Showing posts from October, 2014

4 lessons in managing creativity in media enterprises

Most media companies claim they are creative, believing that merely producing
 content makes them inventive and artistic. Most media firms are not particularly creative, however, and we recognize it daily as we are confronted with formulaic and derivative content of limited quality.

But some companies are consistently notable for unique and ground-breaking content that meet higher standards. What makes them successful is their ability to manage creativity.

The concept of managing creativity may at first seem like an oxymoron. Anyone who has worked with talented writers, designers, directors, actors, or musicians knows that the muse of creativity is capricious and does not present itself on a predictable schedule.

This does not mean it is impossible for an enterprise to manage creativity, however. Organizations that consistently produce highly creative content spend a great deal of effort managing the environment and processes in which creativity takes place. They do so to make certain tha…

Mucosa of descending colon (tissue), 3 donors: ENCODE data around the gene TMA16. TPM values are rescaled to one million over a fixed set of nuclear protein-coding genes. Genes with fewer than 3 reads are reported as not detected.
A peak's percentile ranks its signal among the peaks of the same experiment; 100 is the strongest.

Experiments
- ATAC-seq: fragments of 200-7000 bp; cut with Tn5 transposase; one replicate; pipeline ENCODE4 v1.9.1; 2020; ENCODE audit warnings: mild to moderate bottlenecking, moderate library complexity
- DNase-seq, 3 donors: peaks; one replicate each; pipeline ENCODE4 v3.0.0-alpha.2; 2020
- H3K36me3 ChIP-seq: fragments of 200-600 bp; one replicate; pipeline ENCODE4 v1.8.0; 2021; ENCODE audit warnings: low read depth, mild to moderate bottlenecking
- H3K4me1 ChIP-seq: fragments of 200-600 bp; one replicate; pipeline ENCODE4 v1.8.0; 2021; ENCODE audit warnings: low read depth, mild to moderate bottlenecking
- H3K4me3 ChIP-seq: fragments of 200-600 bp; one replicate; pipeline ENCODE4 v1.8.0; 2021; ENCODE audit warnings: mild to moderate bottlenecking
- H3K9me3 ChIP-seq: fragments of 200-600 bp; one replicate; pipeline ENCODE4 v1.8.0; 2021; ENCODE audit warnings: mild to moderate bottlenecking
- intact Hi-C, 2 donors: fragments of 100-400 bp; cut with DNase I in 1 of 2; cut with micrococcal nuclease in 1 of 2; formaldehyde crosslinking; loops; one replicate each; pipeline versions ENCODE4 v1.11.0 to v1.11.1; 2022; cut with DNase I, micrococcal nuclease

Ownership transparency is not enough to solve media performance gaps

Media ownership transparency has become a goal of media reform advocates on both sides of the Atlantic, but is often simplistically presented as a solution to problems in media performance.

As I have shown in my research over time, it is not the form of ownership that matters, but the owners themselves. There are good and bad corporate owners, good and bad private owners, good and bad family owners, and good and bad foundation owners. And many owners whose media perform badly on issues of social service and public interest don’t care if the public knows who they are. This is not to oppose making it easier for the public to know who the owners are—in some cases (especially in southeast Europe) owners sometimes hide behind shell companies, investment firms holding their shares, and even individuals fronting for them. Gaining transparency may help identify consolidation and concentration for antitrust and pluralism analyses, but lifting those veils alone is not going to solve the issue tha…